As I have written previously, I am more focused on the labor participation rate than the unemployment rate as a gauge on our economy. The unemployment rate calculation has become too subjective. It only counts those as unemployed if they are actually looking for work. It does not count those who become discouraged and have simply quit looking. It does not count the young slacker who has dropped out of school and is living in his parent's basement playing video games. It does not count the older worker who got laid off at age 59 and "retires" because of no decent job prospects.
In the end, every American is a mouth to feed, clothe and shelter. If there are fewer people pulling the wagon and more people in the wagon, we have a fundamental problem. The money gets spread around in thinner and thinner increments. That is just basic economics.
|Credit: Zero Hedge|
To put the overall labor participation rate in perspective, there are now 92 million Americans of working age who are not working! In December alone, almost 1 million Americans disappeared from the labor force.
A number of commentators seem to suggest that the precipitous drop in the labor participation rate is no big deal. They are quick to offer a number of explanations rather than confront the ugly facts in the charts above. For example, they cite the aging population, more students in school and fewer men in the workforce compared to years past.
Diane Furchtgott-Roth of the Manhattan Institute debunks all of these myths and more in a column in The Washington Examiner.
Myth 1: The population is aging, so people are retiring earlier
You often hear that labor force participation is declining because older people are retiring. No harm in that, right? But since 2000, the labor force participation rates of workers 55 and older have been rising steadily, and the labor force participation rates of workers between 16 and 54 have been declining. The labor force participation rate of Americans 55 and older has increased by 5 percentage points from 2003 to 2013, and by 2 percentage points since the beginning of the recession in 2007. These men and women have seen increases in labor force participation rates and employment levels.In fact, unemployment rates for the 55+ age group are lower than any other age group and they have also had the smallest percentage point unemployment rate increase of any age group since 2007.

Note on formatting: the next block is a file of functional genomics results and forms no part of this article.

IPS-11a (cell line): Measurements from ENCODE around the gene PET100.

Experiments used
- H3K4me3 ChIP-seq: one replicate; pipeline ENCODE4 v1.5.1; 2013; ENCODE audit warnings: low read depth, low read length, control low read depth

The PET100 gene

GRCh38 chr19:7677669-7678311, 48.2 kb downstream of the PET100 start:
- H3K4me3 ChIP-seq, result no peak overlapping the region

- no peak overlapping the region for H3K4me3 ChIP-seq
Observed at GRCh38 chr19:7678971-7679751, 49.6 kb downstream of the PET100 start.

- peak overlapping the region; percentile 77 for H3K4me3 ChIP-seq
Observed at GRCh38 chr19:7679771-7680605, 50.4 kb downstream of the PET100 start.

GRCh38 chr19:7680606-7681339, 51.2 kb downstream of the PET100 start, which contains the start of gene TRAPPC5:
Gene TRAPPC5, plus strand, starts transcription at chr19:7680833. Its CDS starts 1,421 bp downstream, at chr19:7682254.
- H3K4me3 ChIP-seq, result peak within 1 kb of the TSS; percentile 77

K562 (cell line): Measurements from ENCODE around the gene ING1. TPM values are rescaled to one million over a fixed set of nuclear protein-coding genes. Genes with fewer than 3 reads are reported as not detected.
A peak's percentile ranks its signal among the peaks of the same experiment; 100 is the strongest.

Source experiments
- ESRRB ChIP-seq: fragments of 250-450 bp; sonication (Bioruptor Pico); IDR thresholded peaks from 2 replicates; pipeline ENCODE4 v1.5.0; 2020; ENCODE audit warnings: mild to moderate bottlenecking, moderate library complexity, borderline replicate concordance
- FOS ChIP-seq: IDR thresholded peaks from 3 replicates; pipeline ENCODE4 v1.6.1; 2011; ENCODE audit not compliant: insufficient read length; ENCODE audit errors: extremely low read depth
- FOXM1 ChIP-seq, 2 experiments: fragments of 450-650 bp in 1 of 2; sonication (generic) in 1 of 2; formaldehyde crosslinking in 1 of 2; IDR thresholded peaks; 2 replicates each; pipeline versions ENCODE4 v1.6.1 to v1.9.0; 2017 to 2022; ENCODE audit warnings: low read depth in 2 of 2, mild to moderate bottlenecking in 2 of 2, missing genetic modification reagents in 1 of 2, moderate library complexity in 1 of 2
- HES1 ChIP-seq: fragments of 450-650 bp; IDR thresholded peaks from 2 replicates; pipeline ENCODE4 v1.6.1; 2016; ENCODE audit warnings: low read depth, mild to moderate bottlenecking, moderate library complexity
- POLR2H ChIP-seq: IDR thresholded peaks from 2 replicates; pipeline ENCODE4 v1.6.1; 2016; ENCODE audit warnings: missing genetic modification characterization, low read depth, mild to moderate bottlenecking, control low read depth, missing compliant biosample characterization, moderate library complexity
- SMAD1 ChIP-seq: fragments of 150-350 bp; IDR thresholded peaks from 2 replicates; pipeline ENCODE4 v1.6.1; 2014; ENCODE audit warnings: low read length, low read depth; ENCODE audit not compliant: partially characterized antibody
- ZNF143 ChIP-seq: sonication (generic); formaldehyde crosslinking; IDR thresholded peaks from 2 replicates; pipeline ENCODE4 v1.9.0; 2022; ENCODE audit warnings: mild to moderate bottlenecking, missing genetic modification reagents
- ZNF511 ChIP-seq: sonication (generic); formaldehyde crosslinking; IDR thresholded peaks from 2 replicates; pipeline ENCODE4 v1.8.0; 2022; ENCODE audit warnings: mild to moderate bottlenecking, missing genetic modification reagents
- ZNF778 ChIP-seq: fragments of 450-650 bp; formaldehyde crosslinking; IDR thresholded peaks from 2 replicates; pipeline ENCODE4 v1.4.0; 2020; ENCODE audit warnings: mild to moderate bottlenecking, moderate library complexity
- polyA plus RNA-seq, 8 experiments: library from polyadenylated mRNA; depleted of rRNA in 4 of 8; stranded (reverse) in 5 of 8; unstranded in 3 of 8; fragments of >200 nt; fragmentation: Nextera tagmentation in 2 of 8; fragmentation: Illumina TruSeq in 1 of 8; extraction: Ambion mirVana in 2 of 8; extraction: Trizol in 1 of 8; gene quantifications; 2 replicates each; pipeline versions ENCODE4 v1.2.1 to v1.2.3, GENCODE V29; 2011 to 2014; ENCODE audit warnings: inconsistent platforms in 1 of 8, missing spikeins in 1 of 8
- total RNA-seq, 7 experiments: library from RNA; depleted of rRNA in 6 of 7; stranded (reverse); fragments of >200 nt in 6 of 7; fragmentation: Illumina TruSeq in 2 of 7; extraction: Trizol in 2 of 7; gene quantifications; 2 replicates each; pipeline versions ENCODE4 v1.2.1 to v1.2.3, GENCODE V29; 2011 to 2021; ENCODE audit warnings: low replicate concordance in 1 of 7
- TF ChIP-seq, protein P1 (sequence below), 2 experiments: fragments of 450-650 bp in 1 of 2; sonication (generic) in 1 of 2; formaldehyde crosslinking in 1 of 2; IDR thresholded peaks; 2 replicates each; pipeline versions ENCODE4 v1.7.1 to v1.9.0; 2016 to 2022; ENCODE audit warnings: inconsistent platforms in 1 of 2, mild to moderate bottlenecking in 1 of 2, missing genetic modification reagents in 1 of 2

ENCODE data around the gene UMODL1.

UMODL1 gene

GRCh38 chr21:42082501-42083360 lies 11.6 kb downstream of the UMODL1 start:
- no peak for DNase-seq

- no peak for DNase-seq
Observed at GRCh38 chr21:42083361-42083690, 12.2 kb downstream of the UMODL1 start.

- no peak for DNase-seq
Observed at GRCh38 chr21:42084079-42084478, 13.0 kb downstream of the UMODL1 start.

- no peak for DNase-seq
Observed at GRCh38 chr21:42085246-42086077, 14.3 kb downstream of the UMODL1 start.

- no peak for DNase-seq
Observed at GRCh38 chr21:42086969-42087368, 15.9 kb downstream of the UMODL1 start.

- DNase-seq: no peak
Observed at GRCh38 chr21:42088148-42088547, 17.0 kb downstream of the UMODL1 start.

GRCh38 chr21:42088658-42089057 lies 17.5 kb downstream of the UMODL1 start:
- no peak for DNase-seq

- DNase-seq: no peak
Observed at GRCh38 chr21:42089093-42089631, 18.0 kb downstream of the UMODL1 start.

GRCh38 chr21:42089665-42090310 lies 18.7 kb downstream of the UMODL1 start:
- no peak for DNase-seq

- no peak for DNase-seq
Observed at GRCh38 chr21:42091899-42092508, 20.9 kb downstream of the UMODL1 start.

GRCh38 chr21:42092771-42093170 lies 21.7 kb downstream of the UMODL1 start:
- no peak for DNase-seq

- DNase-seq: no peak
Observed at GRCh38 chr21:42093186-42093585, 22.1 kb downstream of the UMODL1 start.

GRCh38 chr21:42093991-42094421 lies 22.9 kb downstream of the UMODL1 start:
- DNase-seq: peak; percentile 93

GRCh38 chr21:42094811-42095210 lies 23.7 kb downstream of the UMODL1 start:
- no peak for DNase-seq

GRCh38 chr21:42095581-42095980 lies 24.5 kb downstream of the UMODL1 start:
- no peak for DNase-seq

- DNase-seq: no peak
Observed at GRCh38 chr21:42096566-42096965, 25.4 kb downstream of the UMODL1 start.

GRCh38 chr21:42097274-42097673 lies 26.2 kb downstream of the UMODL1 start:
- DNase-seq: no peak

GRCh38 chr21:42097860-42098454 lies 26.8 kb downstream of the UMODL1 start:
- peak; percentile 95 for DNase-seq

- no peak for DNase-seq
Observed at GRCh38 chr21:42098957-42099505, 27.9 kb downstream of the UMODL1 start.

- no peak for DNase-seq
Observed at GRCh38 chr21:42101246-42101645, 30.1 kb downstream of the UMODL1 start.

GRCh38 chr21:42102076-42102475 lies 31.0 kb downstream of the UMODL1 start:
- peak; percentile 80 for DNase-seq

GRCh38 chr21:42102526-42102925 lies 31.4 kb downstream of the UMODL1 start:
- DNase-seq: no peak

Myth 2: Kids are in school, so it doesn’t matter
In 2013, 55 percent of 16- to 24-year-olds were participating in the labor force, compared to 62 percent in 2003, a decline of 7 percentage points.
Although this is a substantial decline, a common myth is that since these young people are in school, the change does not matter — because they are getting an education that will get them better jobs in the future. But the percentage of 16- to 24-year olds enrolled in high school, college, or university has risen by only 0.3 percent over the past decade, from 56 percent to 56.3 percent, an insignificant amount. These people are not in school, nor are they working.
Myth 3: It’s just men, part of a long-term trend
Male labor force participation has been declining for decades as they retire earlier and move from heavy manufacturing, with its hours of overtime, to higher-paying 9-to-5 service-sector jobs. But the shrinkage of the labor force over the past 10 years, especially since the recession, has hit both men and women — except for those older than 55.
Since 2007, the labor force participation rate of men 25-54 has gone down by more than two percentage points. For women it is one percentage point. For 16- to 24-year-olds, the rate has declined by five percentage points for men and four percentage points for women.Here is the bottom line math on all of this since the beginning of the recession in 2007.
6 million more workers 55+ are working today than in 2007. Very few baby boomers are retiring if they have a job.
6 million fewer 25-54 year olds are working today than in 2007. Therefore, canceling out the job growth of the age 55+ group.
2 million fewer 16-24 year olds are working than in 2007.
This all adds up to 2 million fewer working age people working today than in 2007 despite the fact that the population of those of working age has increased by approximately 15 million.
|Credit: Tim Wallace via Mike Shedlock|